Despite a year full of unprecedented challenges the NDIS continued to support more Australians with significant and permanent disability in South Australia. The NDIS is now supporting over 38,000 participants, or children receiving early childhood early intervention supports, in South Australia—an increase of more than 7,300 South Australians in 2020 alone.
Now the government can reveal that whilst South Australia is leading the nation in NDIS participation rates, there are significant differences in average plan budgets depending on where you live in the state.
The Australian Government has announced proposed reforms to the NDIS that will deliver significant improvements and reduce this disparity through free independent assessments that will make it simpler, fairer and more consistent for participants, and their families and carers
The electorates of Adelaide and Boothby have average NDIS plan budgets of $85,900 and $94,600 respectively. This compares to the electorates of Makin, Kingston and Spence which have average NDIS plan budgets of $52,600, $57,200 and $58,300 respectively. There is an almost 80 per cent difference between average NDIS plan values between the highest in Boothby and the lowest in Makin.
Minister for the National Disability Insurance Scheme Minister Stuart Robert said that while the roll-out of the Scheme was progressing well across South Australia the significant disparities in average plan budgets underscored the need for reform.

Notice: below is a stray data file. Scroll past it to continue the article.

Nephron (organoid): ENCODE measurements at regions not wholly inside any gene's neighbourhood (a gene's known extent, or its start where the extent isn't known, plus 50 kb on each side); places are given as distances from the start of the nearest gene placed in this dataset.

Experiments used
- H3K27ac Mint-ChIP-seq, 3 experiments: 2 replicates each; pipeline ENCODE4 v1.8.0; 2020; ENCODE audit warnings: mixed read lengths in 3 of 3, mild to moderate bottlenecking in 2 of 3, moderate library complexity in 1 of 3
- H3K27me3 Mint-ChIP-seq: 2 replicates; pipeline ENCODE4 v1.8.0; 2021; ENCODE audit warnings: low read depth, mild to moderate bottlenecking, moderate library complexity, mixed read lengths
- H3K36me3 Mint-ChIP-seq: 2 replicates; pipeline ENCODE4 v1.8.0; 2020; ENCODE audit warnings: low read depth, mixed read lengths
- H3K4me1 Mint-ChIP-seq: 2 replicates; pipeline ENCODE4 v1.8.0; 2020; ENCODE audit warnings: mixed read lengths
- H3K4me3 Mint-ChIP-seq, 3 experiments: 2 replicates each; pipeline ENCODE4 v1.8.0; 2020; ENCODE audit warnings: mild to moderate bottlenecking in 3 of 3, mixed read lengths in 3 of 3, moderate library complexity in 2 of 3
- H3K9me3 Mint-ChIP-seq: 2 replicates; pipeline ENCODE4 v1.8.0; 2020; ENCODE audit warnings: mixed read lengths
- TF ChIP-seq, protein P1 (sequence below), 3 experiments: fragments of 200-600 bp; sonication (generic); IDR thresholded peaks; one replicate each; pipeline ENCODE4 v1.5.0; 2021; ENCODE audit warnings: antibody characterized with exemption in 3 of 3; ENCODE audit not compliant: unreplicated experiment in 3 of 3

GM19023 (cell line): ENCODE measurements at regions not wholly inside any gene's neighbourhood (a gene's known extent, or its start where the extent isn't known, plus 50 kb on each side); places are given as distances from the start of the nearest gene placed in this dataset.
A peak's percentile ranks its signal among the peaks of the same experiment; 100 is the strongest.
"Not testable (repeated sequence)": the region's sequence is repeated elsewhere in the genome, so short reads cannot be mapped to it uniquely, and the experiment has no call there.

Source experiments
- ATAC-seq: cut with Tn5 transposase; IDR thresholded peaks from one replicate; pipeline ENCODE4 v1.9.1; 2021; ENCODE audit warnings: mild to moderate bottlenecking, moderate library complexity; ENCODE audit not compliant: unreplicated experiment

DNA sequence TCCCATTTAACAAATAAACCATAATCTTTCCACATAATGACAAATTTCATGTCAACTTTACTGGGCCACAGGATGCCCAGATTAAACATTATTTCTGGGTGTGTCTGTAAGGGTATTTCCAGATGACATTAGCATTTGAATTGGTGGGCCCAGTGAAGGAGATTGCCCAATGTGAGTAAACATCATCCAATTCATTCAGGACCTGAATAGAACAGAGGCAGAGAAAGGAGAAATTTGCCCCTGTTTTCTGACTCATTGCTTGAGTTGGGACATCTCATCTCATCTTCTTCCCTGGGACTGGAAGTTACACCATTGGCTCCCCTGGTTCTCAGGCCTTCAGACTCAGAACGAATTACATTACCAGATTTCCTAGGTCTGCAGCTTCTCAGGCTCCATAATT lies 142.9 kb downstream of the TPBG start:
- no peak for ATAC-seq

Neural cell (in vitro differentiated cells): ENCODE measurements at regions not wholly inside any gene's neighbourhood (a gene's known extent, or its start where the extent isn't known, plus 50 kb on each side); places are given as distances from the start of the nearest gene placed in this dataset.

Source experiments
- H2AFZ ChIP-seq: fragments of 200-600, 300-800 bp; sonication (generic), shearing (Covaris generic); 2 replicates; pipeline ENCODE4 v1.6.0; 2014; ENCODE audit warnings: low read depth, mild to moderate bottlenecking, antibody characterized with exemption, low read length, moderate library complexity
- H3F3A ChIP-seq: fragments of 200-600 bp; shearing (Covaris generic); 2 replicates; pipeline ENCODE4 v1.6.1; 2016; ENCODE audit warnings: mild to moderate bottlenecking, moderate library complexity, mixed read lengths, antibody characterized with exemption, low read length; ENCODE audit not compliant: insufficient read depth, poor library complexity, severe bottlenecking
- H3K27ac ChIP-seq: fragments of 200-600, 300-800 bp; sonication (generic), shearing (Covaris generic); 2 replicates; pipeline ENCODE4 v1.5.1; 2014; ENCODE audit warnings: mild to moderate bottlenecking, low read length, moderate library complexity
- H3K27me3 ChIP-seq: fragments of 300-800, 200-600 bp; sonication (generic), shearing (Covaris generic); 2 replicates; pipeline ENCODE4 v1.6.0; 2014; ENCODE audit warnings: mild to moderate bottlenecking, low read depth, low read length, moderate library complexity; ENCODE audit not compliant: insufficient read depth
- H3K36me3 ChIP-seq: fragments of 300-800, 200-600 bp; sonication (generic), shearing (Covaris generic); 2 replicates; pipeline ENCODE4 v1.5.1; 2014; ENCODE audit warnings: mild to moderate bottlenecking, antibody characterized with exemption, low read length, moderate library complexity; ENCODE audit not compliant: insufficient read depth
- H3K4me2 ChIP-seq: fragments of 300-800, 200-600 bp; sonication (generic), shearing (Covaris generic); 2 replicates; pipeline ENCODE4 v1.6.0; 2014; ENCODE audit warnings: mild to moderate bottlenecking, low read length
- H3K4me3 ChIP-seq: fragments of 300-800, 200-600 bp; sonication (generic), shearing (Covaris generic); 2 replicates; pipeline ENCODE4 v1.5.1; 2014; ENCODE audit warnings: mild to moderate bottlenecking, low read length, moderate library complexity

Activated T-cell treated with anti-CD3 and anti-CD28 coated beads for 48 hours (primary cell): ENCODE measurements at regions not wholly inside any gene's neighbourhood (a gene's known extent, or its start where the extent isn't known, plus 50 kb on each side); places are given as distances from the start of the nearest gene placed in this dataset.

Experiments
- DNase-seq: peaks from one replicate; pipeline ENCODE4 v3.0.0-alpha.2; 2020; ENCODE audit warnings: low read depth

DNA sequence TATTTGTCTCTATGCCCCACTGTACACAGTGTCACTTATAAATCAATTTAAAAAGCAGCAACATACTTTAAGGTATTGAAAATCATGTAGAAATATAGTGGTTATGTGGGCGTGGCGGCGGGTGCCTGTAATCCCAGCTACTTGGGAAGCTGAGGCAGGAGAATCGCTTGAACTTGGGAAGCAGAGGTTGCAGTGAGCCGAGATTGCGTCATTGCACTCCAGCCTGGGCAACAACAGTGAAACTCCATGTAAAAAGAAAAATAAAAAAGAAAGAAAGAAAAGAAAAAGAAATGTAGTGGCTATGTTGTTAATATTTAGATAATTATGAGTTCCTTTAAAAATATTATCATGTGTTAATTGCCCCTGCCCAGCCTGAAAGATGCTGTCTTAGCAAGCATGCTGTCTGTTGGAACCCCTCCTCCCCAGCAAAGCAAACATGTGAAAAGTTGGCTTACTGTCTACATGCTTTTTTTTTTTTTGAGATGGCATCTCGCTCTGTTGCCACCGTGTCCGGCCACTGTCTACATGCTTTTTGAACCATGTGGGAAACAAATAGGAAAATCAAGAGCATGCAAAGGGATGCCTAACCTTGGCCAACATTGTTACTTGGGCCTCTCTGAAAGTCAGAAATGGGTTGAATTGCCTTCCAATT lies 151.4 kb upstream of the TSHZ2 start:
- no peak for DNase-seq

‘Access to the NDIS and a NDIS participant’s plan should not be determined by your postcode and the data released today demonstrates we have a way to go to deliver an equitable NDIS in South Australia,’ Minister Robert said.
‘Whether you live in West Torrens or Whyalla, Mitcham or Modbury, or Norwood or Normanville—South Australians with a significant and permanent disability deserve to have access to a fair and consistent NDIS.
‘The Morrison Government is delivering on the promise of the NDIS by introducing reforms that deliver on our commitment to all Australians to make the NDIS experience better and fairer.
The reforms to the NDIS deliver on the final elements of the Productivity Commission’s original design for the Scheme and are based on recommendations from reviews and inquiries, including the 2019 Independent Review of the NDIS Act by David Tune AO PSM.
‘In November 2019, I announced the road map to deliver the last 20 per cent of the NDIS. These reforms, in addition to the already significant improvements to wait times, deliver on this road map and will set up the NDIS for the future—an NDIS that works for everyone,’ Minister Robert said.
‘The reforms will deliver greater flexibility for participants to spend their plan funding on disability-related supports. More guidance about the boundaries of the NDIS will also be provided, including what should and should not be charged to NDIS plan budgets. The reforms will improve information gathering required for decision making, notably at no cost for participants and those applying to become participants.
‘There is also a focus on improving early intervention for young children, supporting best practice, family-centred approaches that will allow young children and their families to access the support they need earlier.’
Draft legislation to give effect to the reforms will be released shortly, ahead of introduction to Parliament, with a view to it coming into effect by mid-2021. The NDIS is now supporting more than 430,000 participants—more than 60,000 are children under the age of seven. People supported by the Scheme will grow to more than 500,000 participants by 2023.